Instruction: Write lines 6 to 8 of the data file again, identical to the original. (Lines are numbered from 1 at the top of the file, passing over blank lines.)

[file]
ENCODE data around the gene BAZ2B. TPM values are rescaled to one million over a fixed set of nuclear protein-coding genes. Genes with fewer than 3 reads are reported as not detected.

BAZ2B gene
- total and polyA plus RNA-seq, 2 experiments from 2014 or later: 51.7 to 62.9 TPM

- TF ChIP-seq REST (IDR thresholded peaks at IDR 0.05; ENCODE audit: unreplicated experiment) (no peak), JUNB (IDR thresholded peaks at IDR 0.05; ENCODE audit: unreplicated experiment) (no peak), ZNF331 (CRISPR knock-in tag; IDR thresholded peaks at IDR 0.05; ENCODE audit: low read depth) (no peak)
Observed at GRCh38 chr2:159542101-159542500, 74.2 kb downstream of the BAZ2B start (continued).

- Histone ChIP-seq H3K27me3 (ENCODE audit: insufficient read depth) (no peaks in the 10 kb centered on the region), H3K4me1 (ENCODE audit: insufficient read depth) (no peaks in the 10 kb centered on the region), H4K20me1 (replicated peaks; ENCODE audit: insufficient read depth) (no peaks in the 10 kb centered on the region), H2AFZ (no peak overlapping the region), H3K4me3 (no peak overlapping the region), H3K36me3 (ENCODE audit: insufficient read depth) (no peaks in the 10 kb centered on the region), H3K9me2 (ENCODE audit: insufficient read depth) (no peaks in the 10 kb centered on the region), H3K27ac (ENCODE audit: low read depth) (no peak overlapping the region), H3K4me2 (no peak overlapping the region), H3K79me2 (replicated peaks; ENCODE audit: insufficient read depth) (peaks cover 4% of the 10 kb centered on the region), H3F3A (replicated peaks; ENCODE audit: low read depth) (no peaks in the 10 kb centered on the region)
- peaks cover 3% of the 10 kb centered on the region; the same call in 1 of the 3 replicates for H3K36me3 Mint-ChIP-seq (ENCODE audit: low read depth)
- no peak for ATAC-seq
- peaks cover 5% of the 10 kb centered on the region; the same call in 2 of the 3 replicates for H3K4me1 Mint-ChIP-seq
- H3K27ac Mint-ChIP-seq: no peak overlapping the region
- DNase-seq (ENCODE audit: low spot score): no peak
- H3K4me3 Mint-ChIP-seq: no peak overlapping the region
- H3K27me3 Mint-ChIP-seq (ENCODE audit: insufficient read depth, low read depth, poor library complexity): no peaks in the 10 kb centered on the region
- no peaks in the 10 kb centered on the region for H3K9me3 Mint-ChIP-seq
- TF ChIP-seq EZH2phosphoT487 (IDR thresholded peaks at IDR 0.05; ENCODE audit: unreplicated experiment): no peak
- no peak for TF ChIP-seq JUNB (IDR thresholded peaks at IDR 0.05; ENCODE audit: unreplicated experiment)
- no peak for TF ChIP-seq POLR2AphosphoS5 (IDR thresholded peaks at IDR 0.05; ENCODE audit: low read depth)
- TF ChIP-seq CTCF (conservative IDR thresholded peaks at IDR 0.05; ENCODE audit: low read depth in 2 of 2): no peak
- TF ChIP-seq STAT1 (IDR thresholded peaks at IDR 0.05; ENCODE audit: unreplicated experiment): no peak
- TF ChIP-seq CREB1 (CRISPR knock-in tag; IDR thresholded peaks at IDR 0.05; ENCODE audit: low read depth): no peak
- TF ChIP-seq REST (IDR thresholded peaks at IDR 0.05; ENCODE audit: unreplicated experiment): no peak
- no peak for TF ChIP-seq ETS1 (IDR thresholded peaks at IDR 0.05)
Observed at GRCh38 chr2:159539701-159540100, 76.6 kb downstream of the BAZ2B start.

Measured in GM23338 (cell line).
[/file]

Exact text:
- Histone ChIP-seq H3K27me3 (ENCODE audit: insufficient read depth) (no peaks in the 10 kb centered on the region), H3K4me1 (ENCODE audit: insufficient read depth) (no peaks in the 10 kb centered on the region), H4K20me1 (replicated peaks; ENCODE audit: insufficient read depth) (no peaks in the 10 kb centered on the region), H2AFZ (no peak overlapping the region), H3K4me3 (no peak overlapping the region), H3K36me3 (ENCODE audit: insufficient read depth) (no peaks in the 10 kb centered on the region), H3K9me2 (ENCODE audit: insufficient read depth) (no peaks in the 10 kb centered on the region), H3K27ac (ENCODE audit: low read depth) (no peak overlapping the region), H3K4me2 (no peak overlapping the region), H3K79me2 (replicated peaks; ENCODE audit: insufficient read depth) (peaks cover 4% of the 10 kb centered on the region), H3F3A (replicated peaks; ENCODE audit: low read depth) (no peaks in the 10 kb centered on the region)
- peaks cover 3% of the 10 kb centered on the region; the same call in 1 of the 3 replicates for H3K36me3 Mint-ChIP-seq (ENCODE audit: low read depth)
- no peak for ATAC-seq